, Volume 20, Issue 12, pp 3725-3731

Clinical Research in Surgical Oncology: An Analysis of ClinicalTrials.gov

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The objective of this study was to provide a descriptive analysis of registered clinical trials in surgical oncology at ClinicalTrials.gov.


Data was extracted from ClinicalTrials.gov using the following search engine criteria: “Cancer” as Condition, “Surgery OR Operation OR Resection” as Intervention, and Non-Industry sponsored. The search was limited to Canada and the United States and included trials registered from January 1, 2001 to January 1, 2011.


Of 9,961 oncology trials, 1,049 (10.5 %) included any type of surgical intervention. Of these trials, 125 (11.9 %, 1.3 % of all oncology trials) assessed a surgical variable, 773 (73.7 %) assessed adjuvant/neoadjuvant therapies, and 151 (14.4 %) were observational studies. Of the trials assessing adjuvant therapies, systemic treatment (362 trials, 46.8 %) and multimodal therapy (129 trials, 16.7 %) comprised a large focus. Of the 125 trials where surgery was the intervention, 59 trials (47.2 %) focused on surgical techniques or devices, 45 trials (36.0 %) studied invasive diagnostic methods, and 21 trials (16.8 %) evaluated surgery versus no surgery. The majority of the 125 trials were nonrandomized (72, 57.6 %).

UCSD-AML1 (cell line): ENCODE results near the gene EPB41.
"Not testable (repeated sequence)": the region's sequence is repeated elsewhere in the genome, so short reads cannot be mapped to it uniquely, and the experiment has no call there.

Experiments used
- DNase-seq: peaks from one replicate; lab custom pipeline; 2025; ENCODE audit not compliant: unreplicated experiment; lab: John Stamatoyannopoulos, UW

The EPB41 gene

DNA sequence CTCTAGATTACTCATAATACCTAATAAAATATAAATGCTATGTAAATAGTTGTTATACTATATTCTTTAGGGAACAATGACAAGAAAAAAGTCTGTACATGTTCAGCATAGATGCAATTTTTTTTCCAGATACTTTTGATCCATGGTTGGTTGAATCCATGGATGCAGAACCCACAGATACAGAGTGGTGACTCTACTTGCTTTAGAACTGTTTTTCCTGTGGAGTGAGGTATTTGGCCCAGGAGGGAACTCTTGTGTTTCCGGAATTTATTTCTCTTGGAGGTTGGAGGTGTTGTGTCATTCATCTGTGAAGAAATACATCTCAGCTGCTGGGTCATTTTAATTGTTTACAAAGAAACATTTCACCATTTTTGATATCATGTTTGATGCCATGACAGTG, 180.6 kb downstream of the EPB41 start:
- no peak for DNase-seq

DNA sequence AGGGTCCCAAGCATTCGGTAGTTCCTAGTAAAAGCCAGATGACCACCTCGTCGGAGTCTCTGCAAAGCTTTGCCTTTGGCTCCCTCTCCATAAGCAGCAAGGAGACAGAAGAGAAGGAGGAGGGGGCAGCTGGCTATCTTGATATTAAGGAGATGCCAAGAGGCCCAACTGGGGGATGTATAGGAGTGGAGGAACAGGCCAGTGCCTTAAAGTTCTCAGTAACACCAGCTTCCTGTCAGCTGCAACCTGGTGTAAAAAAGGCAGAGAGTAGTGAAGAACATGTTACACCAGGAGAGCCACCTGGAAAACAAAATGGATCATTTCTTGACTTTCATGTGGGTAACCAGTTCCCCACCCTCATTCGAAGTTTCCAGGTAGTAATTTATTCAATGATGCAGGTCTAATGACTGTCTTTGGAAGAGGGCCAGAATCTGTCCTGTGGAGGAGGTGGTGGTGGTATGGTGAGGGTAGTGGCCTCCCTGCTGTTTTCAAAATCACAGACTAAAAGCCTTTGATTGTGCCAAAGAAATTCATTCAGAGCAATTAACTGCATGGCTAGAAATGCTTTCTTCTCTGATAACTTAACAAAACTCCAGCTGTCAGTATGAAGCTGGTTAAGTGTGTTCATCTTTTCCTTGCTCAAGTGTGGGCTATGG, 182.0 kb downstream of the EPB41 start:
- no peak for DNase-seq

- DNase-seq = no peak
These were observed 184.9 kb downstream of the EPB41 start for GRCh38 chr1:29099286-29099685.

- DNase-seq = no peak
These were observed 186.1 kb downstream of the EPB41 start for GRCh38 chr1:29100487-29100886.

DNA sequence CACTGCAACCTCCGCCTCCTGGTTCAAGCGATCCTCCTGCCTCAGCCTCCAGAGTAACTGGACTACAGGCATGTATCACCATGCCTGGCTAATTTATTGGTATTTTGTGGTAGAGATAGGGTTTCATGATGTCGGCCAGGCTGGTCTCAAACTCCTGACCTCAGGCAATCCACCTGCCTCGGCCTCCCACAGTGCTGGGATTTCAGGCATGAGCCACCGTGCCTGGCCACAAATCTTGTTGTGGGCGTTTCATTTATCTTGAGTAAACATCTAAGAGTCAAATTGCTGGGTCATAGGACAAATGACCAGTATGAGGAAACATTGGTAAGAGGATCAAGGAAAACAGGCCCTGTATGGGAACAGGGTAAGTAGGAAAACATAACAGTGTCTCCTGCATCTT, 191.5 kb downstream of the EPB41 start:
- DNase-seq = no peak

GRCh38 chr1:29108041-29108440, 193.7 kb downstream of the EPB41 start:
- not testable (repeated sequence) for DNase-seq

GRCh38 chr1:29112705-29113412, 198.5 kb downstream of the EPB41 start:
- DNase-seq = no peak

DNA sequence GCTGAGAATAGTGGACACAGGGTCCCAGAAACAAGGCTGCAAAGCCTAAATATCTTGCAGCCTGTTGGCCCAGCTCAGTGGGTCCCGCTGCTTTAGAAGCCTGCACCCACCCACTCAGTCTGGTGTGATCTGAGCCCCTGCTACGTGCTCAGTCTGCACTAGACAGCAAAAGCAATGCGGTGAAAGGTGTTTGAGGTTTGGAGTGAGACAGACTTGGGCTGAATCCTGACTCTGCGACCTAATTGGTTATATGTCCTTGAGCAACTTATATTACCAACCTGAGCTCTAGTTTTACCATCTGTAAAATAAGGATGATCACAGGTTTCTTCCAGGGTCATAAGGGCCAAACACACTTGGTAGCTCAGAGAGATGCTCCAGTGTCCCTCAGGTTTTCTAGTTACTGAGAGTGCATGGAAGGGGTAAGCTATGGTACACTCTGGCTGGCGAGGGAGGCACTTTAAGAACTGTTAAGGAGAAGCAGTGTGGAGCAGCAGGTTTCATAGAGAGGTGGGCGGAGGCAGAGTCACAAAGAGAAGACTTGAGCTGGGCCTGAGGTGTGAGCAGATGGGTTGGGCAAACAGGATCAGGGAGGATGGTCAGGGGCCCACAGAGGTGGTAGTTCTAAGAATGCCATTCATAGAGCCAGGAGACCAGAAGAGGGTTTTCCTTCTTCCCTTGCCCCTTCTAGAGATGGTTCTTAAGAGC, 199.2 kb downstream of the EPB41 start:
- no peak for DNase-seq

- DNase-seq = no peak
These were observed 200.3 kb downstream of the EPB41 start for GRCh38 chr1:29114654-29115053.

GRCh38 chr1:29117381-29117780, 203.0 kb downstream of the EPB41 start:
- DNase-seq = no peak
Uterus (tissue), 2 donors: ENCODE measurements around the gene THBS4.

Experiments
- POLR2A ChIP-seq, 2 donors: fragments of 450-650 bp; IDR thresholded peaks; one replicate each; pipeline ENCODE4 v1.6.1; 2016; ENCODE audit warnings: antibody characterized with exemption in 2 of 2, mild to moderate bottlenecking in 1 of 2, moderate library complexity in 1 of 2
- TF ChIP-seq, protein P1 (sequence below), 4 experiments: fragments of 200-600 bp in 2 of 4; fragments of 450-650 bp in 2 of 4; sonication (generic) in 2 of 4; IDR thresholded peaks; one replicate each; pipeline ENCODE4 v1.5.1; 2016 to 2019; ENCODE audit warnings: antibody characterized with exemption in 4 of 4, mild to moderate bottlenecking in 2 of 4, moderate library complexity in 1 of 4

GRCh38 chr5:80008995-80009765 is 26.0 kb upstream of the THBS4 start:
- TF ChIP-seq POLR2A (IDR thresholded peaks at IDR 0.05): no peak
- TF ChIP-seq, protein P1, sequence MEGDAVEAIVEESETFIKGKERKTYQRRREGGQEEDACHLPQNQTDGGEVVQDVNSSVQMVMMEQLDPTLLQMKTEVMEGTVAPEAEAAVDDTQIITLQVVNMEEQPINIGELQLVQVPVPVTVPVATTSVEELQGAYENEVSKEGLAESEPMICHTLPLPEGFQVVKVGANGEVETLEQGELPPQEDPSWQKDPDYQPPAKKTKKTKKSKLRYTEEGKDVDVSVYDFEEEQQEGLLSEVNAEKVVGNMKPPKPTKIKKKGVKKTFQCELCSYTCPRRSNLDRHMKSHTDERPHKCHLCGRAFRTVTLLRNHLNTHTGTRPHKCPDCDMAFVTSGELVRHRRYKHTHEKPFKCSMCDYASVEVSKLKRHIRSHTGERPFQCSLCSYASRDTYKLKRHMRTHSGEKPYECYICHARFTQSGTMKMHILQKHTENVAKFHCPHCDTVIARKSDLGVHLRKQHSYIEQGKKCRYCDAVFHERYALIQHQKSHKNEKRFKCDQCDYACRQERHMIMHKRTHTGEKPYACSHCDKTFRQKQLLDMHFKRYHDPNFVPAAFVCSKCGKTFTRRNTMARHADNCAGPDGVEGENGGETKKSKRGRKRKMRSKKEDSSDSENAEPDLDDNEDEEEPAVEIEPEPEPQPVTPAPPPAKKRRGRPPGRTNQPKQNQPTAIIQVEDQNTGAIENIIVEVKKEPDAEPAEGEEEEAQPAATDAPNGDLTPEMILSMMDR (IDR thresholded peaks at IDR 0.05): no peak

The number of registered surgical oncology trials is small in comparison to oncology trials as a whole. Clinical trials specifically designed to assess surgical interventions are vastly outnumbered by trials focusing on adjuvant therapies. Randomized surgical oncology trials account for <1 % of all registered cancer trials. Barriers to the design and implementation of randomized trials in surgical oncology need to be clarified in order to facilitate higher-level evidence in surgical decision-making.